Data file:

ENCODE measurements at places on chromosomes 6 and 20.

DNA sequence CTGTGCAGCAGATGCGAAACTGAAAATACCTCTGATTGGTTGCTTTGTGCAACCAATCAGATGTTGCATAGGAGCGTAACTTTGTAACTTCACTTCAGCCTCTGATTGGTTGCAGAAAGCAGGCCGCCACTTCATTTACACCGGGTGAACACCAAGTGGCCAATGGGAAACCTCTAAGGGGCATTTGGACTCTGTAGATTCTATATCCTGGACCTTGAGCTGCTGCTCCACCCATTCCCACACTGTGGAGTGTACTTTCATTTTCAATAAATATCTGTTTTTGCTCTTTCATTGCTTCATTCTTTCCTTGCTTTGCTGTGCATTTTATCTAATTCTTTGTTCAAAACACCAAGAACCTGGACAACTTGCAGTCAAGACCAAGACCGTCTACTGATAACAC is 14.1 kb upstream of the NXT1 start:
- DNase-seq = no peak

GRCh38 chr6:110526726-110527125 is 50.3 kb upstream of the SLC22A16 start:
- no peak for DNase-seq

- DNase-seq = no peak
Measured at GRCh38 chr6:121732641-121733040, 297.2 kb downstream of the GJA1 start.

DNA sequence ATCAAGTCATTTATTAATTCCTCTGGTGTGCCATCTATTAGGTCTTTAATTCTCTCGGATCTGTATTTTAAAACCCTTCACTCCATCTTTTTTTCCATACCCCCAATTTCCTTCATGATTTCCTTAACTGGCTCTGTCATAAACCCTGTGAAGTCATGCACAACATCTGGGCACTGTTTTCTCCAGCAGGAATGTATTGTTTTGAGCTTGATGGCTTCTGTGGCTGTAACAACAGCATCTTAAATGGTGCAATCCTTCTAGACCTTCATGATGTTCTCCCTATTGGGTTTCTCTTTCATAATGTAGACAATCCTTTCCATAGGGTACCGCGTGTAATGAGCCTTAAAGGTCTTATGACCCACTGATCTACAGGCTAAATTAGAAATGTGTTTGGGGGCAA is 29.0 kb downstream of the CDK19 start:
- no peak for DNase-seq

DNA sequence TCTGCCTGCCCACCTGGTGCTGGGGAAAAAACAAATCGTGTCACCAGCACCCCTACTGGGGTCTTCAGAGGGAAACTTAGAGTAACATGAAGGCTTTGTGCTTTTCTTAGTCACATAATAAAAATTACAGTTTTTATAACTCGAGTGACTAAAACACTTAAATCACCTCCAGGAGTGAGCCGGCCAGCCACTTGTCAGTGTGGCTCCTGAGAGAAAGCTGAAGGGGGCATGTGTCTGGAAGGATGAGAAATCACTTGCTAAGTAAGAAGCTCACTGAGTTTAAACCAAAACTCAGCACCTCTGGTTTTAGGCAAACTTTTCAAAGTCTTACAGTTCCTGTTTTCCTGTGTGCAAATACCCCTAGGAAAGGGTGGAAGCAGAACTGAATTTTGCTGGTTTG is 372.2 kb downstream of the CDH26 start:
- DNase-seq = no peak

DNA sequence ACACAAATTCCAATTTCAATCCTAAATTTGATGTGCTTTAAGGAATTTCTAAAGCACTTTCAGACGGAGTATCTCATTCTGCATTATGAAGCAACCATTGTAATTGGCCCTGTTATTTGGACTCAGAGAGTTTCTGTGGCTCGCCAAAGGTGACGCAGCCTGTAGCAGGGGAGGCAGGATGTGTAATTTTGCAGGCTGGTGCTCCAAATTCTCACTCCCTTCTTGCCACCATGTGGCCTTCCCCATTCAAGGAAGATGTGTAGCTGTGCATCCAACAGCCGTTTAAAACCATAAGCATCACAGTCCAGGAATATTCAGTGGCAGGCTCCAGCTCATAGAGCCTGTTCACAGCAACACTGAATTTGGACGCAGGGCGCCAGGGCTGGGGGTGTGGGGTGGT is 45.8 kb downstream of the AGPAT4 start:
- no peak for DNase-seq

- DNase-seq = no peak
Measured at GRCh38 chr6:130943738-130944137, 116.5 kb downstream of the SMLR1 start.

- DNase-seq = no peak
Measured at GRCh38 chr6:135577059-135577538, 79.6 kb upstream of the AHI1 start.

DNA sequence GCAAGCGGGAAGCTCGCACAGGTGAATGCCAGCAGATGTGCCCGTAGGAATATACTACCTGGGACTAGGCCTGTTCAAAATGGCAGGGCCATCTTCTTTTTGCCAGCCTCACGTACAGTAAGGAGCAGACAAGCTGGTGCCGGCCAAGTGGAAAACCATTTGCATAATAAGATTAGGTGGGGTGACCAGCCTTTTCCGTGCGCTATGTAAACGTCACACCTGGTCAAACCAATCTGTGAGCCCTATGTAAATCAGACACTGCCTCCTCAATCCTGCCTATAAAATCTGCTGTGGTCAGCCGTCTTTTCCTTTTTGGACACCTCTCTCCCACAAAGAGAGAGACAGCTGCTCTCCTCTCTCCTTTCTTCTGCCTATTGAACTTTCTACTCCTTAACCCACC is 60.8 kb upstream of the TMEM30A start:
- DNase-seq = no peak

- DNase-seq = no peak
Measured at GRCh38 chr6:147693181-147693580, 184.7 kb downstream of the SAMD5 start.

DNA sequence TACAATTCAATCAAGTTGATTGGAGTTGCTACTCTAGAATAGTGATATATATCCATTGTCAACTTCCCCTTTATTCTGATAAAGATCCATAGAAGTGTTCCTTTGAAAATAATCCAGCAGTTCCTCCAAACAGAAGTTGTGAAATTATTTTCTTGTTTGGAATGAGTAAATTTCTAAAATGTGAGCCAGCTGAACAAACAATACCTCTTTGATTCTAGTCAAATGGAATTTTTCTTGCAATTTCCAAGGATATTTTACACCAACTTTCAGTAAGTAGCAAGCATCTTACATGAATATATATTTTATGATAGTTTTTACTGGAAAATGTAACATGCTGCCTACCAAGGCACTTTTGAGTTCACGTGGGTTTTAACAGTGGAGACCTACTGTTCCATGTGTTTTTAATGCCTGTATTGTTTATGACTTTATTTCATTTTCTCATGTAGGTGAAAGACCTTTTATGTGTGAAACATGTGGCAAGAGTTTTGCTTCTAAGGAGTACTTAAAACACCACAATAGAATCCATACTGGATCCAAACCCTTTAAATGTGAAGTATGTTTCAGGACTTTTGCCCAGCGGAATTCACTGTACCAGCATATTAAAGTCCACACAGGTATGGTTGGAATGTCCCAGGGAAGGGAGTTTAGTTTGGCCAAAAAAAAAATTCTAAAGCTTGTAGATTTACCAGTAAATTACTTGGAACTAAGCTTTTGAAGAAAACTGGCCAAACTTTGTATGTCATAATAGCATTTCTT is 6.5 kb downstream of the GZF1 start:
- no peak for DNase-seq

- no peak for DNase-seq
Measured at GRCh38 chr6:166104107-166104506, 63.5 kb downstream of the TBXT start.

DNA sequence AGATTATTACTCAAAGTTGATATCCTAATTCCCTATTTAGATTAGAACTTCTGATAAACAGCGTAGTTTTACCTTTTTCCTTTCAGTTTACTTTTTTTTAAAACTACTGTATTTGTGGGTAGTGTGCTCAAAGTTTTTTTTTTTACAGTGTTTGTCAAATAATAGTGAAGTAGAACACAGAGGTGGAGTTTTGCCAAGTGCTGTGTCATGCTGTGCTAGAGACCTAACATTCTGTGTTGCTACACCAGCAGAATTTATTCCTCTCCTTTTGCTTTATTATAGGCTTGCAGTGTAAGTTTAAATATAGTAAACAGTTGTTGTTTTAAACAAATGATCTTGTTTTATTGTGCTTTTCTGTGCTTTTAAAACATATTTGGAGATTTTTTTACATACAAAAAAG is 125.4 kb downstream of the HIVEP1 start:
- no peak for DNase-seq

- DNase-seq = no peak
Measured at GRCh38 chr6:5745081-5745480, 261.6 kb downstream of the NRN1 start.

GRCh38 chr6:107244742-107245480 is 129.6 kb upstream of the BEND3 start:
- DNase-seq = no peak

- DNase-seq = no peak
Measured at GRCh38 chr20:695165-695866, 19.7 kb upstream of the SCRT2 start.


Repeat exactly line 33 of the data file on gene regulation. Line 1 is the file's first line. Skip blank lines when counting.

Measured at GRCh38 chr20:695165-695866, 19.7 kb upstream of the SCRT2 start.